Having a lodging is one of the basic human needs. Housing conditions influence the most important life decisions regarding mobility, career development or even emigration. How did it look in practice in Poland since shortly before World War II and up until now?
The housing situation in Poland is subject to constant changes not only due to reflecting current housing policy, but also constantly changing house design. How has Polish housing changed over the years?
Form follows function
This adage of Louis Sullivan, an American architect, is the motto of the entirety of modernist architecture (created before and after WWII). Functionality was considered to be the greatest asset, which was translated into buildings with big windows, shapes and roofs of simple design, devoid of unnecessary decorations.
In Poland, such architecture was the style of elite buildings, although modernist housing estates were also erected (mainly cooperative housing). The so-called Glass House on A. Mickiewicz St. in Warsaw is a good example. Modernist estates were also established in Gdynia, Katowice (Ligota) and Warsaw (Saska Kępa, Stary Żoliborz, Stary Mokotów), among others.
Be it ever so humble, but there’s no place like home
The political situation in Poland after the war (and extensive damage cities suffered) significantly influenced Poles’ living standards. It is impossible not to mention the so-called “communals” – pre-war apartments divided between a number of families – an idea taken from the Soviet Union. Rooms were assigned to a given family, and corridors, kitchens, bathrooms, etc. were communal. The policy of renting, or rather adding new tenants to
privately owned apartments changed only after 1956. The period of the Polish People’s Republic is considered prolific with regards to the number of apartments built (although it still didn’t satisfy the needs of all city dwellers). According to the statistics from the period, between 1964 and 1989, the yearly number of new move-in ready apartments did not go below 150,000, though socialist architecture was infamous for hastily erecting large numbers of poorly constructed buildings.
The American, “frania”, wall unit
To this day, many people live in PPR-period apartments made out of concrete slabs. The apartments are relatively small, with few windows, kitchen and bathroom that have little sunlight. Storage space called “pawlacz” (overhead cupboard), added just below the ceiling of a narrow corridor, was used for keeping infrequently used items. Walls in the corridor were covered in wainscoting, and the main piece of furniture in the salon was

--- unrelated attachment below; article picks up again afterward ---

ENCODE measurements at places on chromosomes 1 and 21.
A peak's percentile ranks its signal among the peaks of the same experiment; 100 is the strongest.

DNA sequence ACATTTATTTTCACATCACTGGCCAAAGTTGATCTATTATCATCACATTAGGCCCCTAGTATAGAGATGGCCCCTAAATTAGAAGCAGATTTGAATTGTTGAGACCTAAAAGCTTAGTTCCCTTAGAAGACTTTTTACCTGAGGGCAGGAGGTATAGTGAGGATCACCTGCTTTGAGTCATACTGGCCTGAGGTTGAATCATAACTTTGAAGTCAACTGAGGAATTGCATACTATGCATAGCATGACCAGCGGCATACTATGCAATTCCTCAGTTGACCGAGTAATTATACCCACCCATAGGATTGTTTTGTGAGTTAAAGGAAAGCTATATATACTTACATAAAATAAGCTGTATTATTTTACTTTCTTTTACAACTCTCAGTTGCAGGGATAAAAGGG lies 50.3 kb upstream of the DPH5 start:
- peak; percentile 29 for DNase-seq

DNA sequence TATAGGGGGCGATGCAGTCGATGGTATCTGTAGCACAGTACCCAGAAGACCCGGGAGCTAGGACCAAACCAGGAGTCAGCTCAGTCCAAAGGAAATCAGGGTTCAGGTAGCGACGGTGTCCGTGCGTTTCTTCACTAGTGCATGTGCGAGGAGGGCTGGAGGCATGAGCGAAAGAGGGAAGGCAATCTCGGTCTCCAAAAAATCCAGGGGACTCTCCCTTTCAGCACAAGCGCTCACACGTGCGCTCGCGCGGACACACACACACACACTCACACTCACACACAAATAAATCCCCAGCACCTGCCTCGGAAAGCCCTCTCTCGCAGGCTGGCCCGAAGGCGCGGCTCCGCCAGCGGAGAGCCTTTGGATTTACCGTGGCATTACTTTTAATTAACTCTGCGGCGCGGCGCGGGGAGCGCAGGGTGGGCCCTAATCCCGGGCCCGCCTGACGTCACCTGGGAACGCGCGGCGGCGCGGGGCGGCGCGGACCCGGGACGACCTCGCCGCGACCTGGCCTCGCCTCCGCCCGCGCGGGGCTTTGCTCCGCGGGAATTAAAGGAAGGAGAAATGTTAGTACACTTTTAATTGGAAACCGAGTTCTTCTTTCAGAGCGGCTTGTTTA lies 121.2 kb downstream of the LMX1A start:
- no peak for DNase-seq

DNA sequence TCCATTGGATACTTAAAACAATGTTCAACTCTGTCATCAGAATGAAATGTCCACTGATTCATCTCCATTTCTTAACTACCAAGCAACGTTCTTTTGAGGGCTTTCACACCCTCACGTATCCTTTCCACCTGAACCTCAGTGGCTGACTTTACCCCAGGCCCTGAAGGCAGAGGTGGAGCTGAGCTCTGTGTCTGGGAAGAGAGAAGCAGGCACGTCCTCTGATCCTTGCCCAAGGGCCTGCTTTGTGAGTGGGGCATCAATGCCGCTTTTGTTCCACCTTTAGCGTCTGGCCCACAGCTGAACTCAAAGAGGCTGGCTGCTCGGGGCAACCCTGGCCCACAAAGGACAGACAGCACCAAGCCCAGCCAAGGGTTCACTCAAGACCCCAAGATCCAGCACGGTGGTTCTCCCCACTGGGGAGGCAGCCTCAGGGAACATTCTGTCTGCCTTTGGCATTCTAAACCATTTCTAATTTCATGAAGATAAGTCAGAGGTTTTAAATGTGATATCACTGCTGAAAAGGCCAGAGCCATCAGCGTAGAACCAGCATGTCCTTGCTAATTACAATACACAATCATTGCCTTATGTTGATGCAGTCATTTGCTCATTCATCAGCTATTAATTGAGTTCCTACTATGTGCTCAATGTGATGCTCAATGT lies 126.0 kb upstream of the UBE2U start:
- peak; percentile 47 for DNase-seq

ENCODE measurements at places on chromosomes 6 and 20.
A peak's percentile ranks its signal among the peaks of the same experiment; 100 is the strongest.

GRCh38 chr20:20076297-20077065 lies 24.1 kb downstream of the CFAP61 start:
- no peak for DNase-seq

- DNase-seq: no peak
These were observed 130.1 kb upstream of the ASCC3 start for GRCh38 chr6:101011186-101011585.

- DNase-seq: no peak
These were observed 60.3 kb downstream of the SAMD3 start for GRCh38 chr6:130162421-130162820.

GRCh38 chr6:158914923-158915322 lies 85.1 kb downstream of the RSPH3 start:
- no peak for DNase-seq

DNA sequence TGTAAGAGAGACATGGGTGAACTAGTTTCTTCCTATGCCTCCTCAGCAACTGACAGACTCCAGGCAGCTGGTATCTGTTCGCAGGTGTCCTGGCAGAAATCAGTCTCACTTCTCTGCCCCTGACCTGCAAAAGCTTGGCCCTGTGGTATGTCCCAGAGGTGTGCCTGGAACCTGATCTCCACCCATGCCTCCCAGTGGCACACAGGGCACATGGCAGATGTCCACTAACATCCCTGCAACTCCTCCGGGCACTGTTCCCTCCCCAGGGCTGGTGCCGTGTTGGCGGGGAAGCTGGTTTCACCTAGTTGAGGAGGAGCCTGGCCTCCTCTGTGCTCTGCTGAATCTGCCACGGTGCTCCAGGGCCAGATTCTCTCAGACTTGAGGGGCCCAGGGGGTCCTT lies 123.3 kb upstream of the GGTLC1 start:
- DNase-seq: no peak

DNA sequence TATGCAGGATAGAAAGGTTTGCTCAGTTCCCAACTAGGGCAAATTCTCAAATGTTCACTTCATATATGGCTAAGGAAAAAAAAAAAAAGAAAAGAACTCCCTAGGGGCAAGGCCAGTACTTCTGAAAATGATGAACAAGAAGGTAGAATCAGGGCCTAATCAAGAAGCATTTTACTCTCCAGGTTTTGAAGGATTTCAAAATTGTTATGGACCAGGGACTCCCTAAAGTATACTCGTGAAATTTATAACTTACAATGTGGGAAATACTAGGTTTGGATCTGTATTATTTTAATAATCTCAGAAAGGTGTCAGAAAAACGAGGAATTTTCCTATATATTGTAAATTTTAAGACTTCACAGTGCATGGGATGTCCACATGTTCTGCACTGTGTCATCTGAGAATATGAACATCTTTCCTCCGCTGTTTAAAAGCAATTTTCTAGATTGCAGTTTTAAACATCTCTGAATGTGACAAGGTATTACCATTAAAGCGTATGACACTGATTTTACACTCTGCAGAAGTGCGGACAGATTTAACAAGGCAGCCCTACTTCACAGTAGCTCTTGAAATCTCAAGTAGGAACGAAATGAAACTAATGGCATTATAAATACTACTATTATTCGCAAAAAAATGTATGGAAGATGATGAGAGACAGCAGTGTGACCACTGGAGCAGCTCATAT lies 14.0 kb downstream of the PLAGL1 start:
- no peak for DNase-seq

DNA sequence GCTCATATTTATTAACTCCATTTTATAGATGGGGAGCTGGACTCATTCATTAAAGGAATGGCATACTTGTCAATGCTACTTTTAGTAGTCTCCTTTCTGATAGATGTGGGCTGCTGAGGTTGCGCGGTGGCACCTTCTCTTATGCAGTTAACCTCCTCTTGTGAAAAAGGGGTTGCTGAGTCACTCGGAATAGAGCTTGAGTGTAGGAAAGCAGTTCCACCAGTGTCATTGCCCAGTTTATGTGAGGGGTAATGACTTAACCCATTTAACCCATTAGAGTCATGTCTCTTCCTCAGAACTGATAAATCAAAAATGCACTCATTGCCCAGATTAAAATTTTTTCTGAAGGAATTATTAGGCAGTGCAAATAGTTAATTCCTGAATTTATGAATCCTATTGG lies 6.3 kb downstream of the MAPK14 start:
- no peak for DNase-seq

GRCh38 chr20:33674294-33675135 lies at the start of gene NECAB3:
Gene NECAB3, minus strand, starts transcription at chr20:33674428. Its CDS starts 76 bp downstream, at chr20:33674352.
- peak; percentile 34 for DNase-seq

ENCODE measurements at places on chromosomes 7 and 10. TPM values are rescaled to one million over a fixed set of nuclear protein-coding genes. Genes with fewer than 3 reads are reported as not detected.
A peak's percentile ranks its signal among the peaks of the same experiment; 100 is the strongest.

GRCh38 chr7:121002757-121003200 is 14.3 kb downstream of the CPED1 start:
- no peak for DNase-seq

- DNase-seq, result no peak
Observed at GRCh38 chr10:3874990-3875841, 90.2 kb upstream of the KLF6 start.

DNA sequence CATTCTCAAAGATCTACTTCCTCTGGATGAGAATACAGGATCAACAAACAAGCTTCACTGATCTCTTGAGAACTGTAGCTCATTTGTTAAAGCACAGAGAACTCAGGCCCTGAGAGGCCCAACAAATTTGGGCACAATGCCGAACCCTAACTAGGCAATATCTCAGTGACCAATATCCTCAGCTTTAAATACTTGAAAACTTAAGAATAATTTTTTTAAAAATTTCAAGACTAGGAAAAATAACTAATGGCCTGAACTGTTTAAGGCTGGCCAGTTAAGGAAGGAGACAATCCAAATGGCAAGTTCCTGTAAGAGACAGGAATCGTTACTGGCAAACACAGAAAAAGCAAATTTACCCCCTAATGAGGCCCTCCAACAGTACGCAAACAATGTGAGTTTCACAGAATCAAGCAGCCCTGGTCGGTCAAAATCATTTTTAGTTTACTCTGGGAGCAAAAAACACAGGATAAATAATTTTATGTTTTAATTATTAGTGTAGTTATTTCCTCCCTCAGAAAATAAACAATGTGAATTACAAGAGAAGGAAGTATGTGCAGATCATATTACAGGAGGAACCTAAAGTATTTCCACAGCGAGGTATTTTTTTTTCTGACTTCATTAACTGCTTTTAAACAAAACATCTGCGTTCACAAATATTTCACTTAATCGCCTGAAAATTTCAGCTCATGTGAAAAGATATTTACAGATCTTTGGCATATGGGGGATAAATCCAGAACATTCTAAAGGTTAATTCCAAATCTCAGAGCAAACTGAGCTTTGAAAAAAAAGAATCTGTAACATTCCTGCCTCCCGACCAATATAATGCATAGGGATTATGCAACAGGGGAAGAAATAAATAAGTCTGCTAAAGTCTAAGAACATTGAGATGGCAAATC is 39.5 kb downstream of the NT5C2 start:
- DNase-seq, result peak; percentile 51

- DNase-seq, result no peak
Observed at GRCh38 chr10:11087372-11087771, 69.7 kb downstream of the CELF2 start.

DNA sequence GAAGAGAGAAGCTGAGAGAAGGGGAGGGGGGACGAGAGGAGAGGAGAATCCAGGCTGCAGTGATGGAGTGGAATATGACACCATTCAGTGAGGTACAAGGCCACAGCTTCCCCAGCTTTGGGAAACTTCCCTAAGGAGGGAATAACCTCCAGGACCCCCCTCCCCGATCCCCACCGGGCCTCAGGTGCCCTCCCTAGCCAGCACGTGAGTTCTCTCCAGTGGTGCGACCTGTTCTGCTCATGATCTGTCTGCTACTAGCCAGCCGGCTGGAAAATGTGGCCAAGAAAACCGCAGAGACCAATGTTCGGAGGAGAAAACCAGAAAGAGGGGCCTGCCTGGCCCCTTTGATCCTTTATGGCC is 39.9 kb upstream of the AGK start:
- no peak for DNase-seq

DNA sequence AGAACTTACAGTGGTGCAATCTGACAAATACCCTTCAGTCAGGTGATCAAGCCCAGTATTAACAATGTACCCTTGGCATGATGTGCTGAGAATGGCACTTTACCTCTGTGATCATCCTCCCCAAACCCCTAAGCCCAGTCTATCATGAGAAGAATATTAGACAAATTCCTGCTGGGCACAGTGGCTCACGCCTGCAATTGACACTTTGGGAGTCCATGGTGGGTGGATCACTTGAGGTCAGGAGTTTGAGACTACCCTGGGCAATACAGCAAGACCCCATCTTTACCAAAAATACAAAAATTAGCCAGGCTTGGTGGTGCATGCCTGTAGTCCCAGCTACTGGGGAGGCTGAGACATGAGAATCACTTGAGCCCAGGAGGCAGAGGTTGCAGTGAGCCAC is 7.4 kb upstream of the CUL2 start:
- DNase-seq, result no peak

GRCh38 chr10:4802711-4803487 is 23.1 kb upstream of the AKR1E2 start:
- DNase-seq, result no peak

a wall unit designed by Bogusława and Czesław Kowalski. Bathrooms contained the most precious washing machine – “frania”. Children rarely had the luck to live in a separate room – mostly they slept on sofa beds called “the American”. Apartments erected during the existence of PPR set the standard for Polish housing for many years.
Long hard road to “a roof over one’s head”
In the mid 90’s a new housing policy was formulated. It introduced elements characteristic for a market economy: restitution of property rights, rent that includes maintenance costs, and mortgaging. After the regime change, Poles were able to afford bigger living spaces. Nonetheless, the housing crisis, which influences the market situation even today, was already taking its toll. There are still not enough apartments.
Contemporary housing policy makers reached for such solutions as TBS (Towarzystwo Budownictwa Społecznego, Social Housing Company: affordable apartments with lifelong leases) or programmes of partial credit financing (“Family on its own”, “Apartment for the young”). Statistics show that the majority of Poles prefer to own rather than rent an apartment.
Many people switch from small and dark apartments of the PPR era to houses that offer more space. Even though many complain about the style of such “villas”, there also exist projects combining dreams with style and good design. Arka (Arc) designed by Robert Konieczny is an excellent example of an avant-garde take on residential architecture. The building alludes to the classic form of a gabled house,
however it is comprised of two roofs – one of which forms the foundation of the building. The cast concrete form is suspended on the hillside and touches the ground with only one corner. Arka’s design has won many competitions, among which the WallPaper’s magazine prestigious “Building of the Year” competition. This means the 2016 best house in the world is in Poland!